Another important financial obligation that your small business will be subject to under a merchant cash advance is known as a holdback amount. A holdback amount is a monthly percentage of your credit card sales which is set aside each day to pay back the lender for the merchant cash advance. You need to be cautious with this requirement as the requirement will affect the amount of money that your business receives in the future. That can make paying for ongoing expenses like labor, utilities, and inventory much more difficult. Whatever holdback amount you go with, it is best to spend time considering what your company can afford.
Qualifying for a Merchant Cash Advance
Given the unique and somewhat costlier structure of a merchant cash advance, you might not be surprised to learn that it is easy to qualify for a merchant cash advance. Indeed, qualifying for a merchant cash advance is much easier than qualifying for a conventional loan. It is also a more convenient and faster process.
If your small business is struggling to get funding or financing, you might be able to get a merchant cash advance. The availability of collateral and your credit score will be much less of an obstacle for getting a merchant cash advance, making the ability to qualify for a merchant cash advance much easier.
As you got to apply to a merchant cash advance lender, you will notice that they require far fewer documents and application information than traditional banks. For some of these lenders, the only thing that they need to see is your credit card sales. If you are interested in a minimum benchmark of credit card sales to qualify for a merchant cash advance, some estimate that you will need to have an approximately $2,500 minimum average in credit card sales monthly over the last six months.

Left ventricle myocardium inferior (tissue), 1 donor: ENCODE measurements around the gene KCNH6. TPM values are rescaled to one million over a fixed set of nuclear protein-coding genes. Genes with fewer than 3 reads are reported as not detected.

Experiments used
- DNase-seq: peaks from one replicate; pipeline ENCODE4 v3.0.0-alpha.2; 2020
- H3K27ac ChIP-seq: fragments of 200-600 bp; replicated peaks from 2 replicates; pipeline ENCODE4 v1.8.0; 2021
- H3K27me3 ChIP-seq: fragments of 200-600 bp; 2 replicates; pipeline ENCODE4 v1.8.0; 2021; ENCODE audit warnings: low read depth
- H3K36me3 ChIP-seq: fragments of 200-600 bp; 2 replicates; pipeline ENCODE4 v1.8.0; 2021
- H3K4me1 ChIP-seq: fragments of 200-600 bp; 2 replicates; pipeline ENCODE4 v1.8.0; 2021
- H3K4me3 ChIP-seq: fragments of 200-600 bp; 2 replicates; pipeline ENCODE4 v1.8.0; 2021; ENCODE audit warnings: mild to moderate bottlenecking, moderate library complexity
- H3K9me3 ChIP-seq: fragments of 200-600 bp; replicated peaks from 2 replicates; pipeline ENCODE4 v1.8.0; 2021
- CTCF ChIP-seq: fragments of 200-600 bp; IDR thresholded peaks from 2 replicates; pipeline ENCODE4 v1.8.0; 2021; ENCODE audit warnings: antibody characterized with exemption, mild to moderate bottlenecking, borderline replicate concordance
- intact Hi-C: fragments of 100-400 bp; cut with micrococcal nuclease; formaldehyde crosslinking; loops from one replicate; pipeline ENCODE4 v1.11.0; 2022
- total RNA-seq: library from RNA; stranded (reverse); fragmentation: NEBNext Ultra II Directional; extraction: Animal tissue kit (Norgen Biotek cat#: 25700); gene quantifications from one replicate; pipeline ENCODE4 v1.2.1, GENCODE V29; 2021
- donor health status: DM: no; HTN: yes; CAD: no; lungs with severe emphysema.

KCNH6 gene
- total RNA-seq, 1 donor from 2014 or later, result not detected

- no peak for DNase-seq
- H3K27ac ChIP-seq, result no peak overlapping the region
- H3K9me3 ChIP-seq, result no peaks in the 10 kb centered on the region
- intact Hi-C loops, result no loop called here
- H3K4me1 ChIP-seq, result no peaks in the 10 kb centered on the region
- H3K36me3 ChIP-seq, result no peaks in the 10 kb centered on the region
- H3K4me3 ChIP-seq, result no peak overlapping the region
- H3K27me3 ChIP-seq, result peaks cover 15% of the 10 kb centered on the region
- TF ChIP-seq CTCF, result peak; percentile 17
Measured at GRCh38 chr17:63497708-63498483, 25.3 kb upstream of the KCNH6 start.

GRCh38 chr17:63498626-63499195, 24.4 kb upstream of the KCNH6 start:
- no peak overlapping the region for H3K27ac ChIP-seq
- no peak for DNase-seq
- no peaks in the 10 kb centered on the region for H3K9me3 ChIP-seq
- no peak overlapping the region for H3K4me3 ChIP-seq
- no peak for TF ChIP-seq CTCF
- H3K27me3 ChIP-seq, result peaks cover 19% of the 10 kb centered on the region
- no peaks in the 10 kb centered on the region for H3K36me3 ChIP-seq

It is likely that if your company has employees, you are probably already making enough in credit card sales and debit card sales to support your qualifying for a merchant cash advance.
Some additional things that a lender for a merchant cash advance might ask to see include the credit history of you and your business and what you intend to do with the advance. This helps the lender assess the riskiness of the advance that they will grant you. They will likely not ask for your bank statements.
Again, one of the beautiful parts of applying for a merchant cash advance is that the advances do not usually require you to put up collateral for the advance. This also means that you do not have to subject your personal assets to the advance in the event of a default.
Payment Mechanisms for a Merchant Cash Advance
Chances are if you are applying for a merchant cash advance, you are likely concerned about the speed of the merchant cash advance being granted and the funds being deposited into your bank account. The good news is that merchant cash advances are designed to be a quick way to get a lump sum of money to help your business immediately.